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Small Business Group Encourages Supreme Court to Uphold Executive Actions on Immigration Reform

Latino American Immigration (Immage by LBJ Foundation FLIKR)Statement by Rhett Buttle, President & Managing Director of Small Business Majority, on an amicus brief filed yesterday urging the Supreme Court to uphold the president’s executive actions on immigration

Small Business Majority, in conjunction with a coalition of business leaders and small business owners, filed an amicus brief this week urging the Supreme Court to uphold the president’s executive actions on immigration being challenged in United States v. Texas. We believe upholding the executive actions will help drive new business growth and ensure small businesses have adequate access to a skilled workforce.

Having access to a qualified workforce is of paramount importance to entrepreneurs looking to grow and expand their businesses. Our scientific opinion poll found 1 in 5 small business owners who have hired immigrants say it’s because they can’t find enough U.S. citizens to fill jobs. In fact, many small employers who have chosen to hire immigrants say one of the biggest challenges they face in using immigrant labor is concern about following the letter of the law.

This underscores why it’s critical to improve our immigration system and make it easier for employers to understand and comply with its requirements—and why upholding the executive actions is crucial to moving us closer to fixing the system as a whole.

However, we still need Congress to move forward on comprehensive reform. This would create a more stable workforce—something small businesses desperately need right now—and pad our country’s coffers. Specifically, two-thirds of small business owners believe we should allow more low-skilled foreign workers who might work in the agricultural, restaurant or service industries into this country legally, and a vast three-quarters agree the most appropriate solution for handling the nation’s 11 million undocumented immigrants is to create a path toward citizenship so those here illegally can become legal taxpayers, pay their fair share and contribute to the economy and work toward citizenship in the future.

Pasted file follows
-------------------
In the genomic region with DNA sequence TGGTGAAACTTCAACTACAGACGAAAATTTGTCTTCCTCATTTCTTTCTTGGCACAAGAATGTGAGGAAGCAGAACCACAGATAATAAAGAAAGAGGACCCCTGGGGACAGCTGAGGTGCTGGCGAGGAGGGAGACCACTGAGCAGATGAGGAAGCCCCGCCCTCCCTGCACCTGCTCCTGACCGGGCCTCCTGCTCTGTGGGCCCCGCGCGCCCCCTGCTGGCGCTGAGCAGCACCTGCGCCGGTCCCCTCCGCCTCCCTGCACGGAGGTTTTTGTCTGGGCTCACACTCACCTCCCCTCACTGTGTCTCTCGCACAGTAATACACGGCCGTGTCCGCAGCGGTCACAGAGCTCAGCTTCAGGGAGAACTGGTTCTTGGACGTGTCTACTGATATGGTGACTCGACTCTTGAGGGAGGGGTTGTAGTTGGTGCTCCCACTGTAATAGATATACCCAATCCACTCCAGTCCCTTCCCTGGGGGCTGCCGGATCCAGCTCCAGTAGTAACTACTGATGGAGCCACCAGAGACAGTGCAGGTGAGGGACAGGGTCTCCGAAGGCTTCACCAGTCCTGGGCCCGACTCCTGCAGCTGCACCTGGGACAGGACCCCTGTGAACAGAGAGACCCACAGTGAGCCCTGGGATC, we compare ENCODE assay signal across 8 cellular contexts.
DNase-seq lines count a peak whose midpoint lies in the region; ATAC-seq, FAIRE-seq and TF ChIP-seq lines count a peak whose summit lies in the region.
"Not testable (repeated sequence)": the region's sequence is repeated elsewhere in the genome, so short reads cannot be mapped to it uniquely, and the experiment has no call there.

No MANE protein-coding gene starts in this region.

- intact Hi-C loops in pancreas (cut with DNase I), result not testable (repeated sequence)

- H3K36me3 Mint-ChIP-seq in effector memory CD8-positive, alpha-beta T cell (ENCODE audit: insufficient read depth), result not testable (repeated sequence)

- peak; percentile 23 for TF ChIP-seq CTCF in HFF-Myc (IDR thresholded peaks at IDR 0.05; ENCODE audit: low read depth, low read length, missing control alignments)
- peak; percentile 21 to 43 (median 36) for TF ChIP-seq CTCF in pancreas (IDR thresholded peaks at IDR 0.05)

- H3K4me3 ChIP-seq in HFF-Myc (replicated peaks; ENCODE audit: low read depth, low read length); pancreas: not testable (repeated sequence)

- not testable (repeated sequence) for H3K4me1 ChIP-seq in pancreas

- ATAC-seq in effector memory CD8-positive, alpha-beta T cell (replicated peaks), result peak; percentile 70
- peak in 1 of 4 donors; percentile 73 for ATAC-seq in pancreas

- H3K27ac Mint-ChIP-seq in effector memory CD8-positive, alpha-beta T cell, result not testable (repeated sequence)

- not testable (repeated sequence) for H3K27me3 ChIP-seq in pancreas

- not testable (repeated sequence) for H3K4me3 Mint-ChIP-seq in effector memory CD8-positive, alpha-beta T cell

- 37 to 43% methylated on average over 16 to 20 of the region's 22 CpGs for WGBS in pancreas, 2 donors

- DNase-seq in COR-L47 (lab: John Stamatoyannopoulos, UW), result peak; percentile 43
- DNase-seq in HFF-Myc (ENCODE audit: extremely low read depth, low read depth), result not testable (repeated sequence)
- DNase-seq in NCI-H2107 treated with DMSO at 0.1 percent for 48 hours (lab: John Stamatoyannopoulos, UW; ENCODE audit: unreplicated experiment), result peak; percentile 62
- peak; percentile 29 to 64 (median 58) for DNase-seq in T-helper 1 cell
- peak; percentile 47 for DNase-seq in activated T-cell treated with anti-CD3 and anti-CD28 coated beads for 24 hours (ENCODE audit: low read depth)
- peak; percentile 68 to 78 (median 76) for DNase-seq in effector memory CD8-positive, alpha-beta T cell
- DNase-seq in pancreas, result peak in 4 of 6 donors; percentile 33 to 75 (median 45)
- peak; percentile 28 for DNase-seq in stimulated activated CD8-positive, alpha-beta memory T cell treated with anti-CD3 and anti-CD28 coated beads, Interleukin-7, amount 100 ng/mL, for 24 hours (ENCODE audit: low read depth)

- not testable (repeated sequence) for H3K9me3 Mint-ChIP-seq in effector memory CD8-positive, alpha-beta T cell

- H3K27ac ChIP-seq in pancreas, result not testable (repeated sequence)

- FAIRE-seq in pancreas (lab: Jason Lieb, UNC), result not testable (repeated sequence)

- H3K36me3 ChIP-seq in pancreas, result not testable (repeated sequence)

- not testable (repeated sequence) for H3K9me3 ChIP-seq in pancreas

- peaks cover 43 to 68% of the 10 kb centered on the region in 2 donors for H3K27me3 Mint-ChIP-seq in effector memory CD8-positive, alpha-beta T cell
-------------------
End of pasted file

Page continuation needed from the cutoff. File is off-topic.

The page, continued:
A resounding 88 percent of small employers believe our current immigration system is broken. The executive actions takes us one step closer to repairing our flawed system and ensuring we have a robust workforce. We urge the Supreme Court to uphold the executive actions on immigration in whole.

326 Immigration Advocacy Groups Send Brief To Supreme Court On U.S. v. Texas

In Landmark Case, U.S. v. Texas, 326 Civil Rights, Immigration, and Community Groups Urge Supreme Court to Let Immigration Relief Programs Go Forward

SEIU immigration rally _1Brief features profiles of families whose lives would improve if immigration directives were allowed to take effect